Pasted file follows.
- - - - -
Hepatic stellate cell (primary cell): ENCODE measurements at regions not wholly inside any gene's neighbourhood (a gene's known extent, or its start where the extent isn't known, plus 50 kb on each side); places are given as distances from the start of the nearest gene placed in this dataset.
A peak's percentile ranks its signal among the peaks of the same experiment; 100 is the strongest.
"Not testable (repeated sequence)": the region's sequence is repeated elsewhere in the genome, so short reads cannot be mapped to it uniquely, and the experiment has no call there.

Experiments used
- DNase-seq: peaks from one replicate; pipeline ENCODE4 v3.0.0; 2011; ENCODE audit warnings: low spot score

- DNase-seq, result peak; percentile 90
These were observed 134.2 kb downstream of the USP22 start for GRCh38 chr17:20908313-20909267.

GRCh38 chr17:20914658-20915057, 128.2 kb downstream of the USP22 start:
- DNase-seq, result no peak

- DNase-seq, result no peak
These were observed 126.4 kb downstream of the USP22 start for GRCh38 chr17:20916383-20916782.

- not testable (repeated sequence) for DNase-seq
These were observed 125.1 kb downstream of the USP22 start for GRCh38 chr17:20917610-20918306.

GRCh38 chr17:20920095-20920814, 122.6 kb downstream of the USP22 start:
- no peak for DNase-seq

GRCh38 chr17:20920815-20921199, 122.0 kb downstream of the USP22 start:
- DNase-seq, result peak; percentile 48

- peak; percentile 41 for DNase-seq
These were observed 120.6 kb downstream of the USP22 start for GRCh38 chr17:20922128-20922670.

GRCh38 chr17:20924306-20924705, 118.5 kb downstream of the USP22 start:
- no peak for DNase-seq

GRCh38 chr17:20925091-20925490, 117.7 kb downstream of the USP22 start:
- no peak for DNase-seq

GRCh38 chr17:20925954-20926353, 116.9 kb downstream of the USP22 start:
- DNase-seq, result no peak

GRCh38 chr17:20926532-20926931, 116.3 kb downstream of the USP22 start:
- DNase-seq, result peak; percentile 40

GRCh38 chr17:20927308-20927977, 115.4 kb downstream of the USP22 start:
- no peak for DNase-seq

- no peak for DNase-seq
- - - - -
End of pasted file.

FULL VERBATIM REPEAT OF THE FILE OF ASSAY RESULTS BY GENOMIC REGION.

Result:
Hepatic stellate cell (primary cell): ENCODE measurements at regions not wholly inside any gene's neighbourhood (a gene's known extent, or its start where the extent isn't known, plus 50 kb on each side); places are given as distances from the start of the nearest gene placed in this dataset.
A peak's percentile ranks its signal among the peaks of the same experiment; 100 is the strongest.
"Not testable (repeated sequence)": the region's sequence is repeated elsewhere in the genome, so short reads cannot be mapped to it uniquely, and the experiment has no call there.

Experiments used
- DNase-seq: peaks from one replicate; pipeline ENCODE4 v3.0.0; 2011; ENCODE audit warnings: low spot score

- DNase-seq, result peak; percentile 90
These were observed 134.2 kb downstream of the USP22 start for GRCh38 chr17:20908313-20909267.

GRCh38 chr17:20914658-20915057, 128.2 kb downstream of the USP22 start:
- DNase-seq, result no peak

- DNase-seq, result no peak
These were observed 126.4 kb downstream of the USP22 start for GRCh38 chr17:20916383-20916782.

- not testable (repeated sequence) for DNase-seq
These were observed 125.1 kb downstream of the USP22 start for GRCh38 chr17:20917610-20918306.

GRCh38 chr17:20920095-20920814, 122.6 kb downstream of the USP22 start:
- no peak for DNase-seq

GRCh38 chr17:20920815-20921199, 122.0 kb downstream of the USP22 start:
- DNase-seq, result peak; percentile 48

- peak; percentile 41 for DNase-seq
These were observed 120.6 kb downstream of the USP22 start for GRCh38 chr17:20922128-20922670.

GRCh38 chr17:20924306-20924705, 118.5 kb downstream of the USP22 start:
- no peak for DNase-seq

GRCh38 chr17:20925091-20925490, 117.7 kb downstream of the USP22 start:
- no peak for DNase-seq

GRCh38 chr17:20925954-20926353, 116.9 kb downstream of the USP22 start:
- DNase-seq, result no peak

GRCh38 chr17:20926532-20926931, 116.3 kb downstream of the USP22 start:
- DNase-seq, result peak; percentile 40

GRCh38 chr17:20927308-20927977, 115.4 kb downstream of the USP22 start:
- no peak for DNase-seq

- no peak for DNase-seq